U.S. rabbis approve using tube to remove circumcision blood
NEW YORK - Rabbis should use a tube to suck blood from circumcision wounds rather than sucking directly with their mouths to protect infants and rabbis from disease, the leading Orthodox rabbinical group said yesterday.
In a traditional Orthodox practice during the brit, or circumcision ritual of baby boys, rabbis have been using their mouths to suck blood from the penis wounds and surrounding tissue for thousands of years.
The use of a sterile tube is an acceptable substitute for direct mouth contact based upon a review of science and religious writings and Torah authorities, said Rabbi Basil Herring of the Rabbinical Council of America, which sets policies for and represents about half of America's Orthodox rabbis, as well as sponsoring a Jewish court.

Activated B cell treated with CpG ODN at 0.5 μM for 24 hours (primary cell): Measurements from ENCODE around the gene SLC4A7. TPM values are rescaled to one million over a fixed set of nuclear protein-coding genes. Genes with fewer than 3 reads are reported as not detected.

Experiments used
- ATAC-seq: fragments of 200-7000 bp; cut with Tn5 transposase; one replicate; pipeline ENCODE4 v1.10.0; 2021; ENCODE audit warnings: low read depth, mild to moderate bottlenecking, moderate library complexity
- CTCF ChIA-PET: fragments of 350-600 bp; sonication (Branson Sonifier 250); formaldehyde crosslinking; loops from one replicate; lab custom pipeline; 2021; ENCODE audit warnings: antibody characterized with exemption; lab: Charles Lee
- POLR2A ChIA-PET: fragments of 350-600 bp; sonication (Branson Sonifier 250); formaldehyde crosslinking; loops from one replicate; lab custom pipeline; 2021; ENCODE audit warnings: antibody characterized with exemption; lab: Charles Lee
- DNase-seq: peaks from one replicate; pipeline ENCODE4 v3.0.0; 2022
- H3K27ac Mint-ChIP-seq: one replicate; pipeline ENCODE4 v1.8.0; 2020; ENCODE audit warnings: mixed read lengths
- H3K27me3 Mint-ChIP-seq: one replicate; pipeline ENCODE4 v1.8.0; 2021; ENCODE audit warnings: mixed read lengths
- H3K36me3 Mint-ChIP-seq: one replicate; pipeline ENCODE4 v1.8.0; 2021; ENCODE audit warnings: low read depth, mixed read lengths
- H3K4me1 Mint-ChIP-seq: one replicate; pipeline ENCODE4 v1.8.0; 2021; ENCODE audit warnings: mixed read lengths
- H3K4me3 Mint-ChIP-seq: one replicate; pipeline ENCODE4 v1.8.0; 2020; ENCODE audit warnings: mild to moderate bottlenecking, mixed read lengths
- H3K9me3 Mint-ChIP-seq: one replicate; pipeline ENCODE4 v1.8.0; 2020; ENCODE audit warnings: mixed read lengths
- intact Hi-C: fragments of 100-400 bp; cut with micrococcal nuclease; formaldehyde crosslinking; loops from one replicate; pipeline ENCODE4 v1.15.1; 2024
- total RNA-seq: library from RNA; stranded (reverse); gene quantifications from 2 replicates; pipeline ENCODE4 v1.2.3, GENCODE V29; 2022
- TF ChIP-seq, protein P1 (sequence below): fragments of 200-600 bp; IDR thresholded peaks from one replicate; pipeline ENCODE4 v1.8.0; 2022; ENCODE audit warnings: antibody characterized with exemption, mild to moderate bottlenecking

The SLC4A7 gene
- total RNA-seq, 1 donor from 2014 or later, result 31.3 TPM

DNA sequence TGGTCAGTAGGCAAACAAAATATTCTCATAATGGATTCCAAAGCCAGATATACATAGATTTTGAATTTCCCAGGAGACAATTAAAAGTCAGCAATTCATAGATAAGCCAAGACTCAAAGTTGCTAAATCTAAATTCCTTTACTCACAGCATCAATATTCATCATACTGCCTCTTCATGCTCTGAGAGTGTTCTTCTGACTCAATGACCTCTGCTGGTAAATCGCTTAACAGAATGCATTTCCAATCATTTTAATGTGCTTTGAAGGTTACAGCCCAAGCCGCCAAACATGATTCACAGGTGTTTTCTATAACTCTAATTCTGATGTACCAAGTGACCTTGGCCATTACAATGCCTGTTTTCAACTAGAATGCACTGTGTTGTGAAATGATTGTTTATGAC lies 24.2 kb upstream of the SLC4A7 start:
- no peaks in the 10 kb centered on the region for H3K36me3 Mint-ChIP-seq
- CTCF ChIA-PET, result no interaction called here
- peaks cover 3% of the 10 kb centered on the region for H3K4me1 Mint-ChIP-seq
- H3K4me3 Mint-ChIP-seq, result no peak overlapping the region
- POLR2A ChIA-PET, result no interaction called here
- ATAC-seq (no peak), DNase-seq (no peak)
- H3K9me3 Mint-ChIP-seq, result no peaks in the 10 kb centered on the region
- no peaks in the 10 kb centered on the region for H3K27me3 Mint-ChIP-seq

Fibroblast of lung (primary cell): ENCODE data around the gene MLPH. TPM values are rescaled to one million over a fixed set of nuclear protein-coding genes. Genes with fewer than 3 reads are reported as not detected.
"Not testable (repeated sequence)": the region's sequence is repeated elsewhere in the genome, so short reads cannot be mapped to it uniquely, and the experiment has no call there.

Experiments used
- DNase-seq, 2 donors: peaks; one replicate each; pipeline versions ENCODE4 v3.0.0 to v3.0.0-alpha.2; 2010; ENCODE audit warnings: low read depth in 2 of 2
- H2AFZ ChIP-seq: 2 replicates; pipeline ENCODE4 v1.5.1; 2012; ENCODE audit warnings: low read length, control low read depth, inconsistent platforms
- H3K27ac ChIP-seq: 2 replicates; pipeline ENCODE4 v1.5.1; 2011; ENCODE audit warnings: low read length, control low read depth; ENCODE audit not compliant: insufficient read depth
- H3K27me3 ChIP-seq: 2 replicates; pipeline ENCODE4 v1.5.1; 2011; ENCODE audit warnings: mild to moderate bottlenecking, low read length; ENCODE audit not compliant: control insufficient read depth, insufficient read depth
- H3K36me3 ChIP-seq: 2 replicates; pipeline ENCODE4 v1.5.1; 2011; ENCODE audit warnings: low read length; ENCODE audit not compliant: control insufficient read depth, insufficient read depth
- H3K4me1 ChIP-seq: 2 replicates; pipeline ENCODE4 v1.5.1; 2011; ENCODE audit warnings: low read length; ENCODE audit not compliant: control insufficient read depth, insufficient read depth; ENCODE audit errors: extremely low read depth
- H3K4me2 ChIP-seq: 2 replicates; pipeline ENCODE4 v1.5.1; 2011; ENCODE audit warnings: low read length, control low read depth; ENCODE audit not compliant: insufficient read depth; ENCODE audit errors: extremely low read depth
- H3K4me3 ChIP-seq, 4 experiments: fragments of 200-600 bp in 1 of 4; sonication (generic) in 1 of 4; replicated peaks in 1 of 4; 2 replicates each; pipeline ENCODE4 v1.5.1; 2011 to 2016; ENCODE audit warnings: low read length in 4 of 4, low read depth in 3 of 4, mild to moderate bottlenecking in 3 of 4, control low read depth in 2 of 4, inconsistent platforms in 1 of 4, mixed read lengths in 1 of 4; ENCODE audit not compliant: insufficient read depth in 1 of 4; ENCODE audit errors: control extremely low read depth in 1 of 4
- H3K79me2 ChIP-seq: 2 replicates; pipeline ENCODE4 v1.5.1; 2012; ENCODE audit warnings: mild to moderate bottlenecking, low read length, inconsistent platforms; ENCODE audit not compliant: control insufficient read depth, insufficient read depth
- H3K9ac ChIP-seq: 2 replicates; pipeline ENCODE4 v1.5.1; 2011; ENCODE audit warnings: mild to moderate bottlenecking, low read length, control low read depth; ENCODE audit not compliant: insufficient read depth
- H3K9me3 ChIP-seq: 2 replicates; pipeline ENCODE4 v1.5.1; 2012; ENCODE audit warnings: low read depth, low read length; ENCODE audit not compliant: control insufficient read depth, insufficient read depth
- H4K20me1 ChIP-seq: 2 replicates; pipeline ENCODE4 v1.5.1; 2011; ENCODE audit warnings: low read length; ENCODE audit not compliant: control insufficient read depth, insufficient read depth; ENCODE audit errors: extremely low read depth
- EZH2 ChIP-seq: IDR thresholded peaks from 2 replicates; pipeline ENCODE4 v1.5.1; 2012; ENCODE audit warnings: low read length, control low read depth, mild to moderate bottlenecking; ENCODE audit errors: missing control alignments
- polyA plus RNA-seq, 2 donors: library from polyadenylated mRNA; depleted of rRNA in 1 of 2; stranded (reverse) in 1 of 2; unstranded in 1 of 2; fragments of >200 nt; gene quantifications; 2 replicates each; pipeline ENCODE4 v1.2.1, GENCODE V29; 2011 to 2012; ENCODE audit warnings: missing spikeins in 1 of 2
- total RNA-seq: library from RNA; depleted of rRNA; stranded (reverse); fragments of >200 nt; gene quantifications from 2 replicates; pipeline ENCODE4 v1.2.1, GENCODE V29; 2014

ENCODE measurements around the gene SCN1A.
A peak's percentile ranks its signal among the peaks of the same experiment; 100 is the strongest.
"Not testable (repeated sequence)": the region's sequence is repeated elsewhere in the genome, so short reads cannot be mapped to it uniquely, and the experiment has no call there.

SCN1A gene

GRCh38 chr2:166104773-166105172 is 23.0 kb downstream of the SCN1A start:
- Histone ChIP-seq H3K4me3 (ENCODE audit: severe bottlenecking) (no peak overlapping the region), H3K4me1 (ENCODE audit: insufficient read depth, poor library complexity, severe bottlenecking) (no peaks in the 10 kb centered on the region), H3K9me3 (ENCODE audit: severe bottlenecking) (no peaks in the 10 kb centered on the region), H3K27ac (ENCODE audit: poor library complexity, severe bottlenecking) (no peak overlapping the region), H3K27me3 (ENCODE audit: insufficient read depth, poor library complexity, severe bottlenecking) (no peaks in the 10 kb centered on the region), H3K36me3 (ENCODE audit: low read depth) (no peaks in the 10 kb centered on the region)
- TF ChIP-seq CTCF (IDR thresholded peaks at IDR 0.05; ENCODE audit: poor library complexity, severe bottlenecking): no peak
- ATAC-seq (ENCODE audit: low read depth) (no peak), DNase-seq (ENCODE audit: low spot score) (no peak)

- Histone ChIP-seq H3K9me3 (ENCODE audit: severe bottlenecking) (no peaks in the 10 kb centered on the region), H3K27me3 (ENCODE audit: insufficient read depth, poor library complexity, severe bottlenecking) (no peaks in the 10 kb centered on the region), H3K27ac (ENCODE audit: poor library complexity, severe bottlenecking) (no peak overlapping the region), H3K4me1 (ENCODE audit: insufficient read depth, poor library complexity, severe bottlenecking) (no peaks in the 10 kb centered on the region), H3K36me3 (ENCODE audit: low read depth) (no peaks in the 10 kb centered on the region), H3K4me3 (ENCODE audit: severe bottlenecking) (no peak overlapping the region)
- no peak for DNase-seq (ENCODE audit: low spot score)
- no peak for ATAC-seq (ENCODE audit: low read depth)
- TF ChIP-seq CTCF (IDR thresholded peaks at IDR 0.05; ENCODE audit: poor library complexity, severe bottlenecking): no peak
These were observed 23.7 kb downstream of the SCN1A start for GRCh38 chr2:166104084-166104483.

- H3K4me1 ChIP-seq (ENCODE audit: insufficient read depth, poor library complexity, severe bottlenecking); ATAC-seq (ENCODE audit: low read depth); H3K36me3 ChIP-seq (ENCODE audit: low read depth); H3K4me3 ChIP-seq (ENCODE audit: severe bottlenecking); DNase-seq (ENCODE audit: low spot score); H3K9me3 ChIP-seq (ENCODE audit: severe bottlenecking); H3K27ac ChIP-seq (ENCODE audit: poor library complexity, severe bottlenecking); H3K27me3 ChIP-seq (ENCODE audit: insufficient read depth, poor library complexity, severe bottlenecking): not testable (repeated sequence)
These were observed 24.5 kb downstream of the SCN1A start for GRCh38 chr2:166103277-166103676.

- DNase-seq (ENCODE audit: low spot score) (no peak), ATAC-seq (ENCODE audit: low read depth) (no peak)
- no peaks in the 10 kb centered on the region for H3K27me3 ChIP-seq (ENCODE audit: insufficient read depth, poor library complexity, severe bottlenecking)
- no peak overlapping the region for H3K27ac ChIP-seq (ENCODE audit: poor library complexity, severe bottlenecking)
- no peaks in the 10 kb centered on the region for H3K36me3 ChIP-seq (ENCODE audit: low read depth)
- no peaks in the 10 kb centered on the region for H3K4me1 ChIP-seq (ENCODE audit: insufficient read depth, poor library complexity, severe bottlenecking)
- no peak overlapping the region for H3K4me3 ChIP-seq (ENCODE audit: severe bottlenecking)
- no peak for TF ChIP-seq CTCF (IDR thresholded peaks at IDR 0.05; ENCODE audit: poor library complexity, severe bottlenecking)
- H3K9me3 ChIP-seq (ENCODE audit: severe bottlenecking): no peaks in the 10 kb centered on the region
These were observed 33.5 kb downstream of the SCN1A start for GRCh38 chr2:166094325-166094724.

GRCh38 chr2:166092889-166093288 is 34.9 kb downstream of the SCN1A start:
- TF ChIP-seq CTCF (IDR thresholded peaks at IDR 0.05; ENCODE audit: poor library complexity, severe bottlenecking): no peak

"We strongly urge rabbis and congregations to adhere to this method," said Herring, who added that it's possible that the preference may not be adopted by all Orthodox rabbis, as Jewish religious leaders often have different views.
The traditional practice has been under scrutiny after New York City health officials went to court late last year to stop a rabbi from performing the practice, which they believe may have led to the death of a baby boy from herpes.
The baby was one of three infants that health officials said contracted the herpes simplex virus after being circumcised by Rabbi Yitzchok Fischer, who used his mouth to draw blood from the infant's wound.
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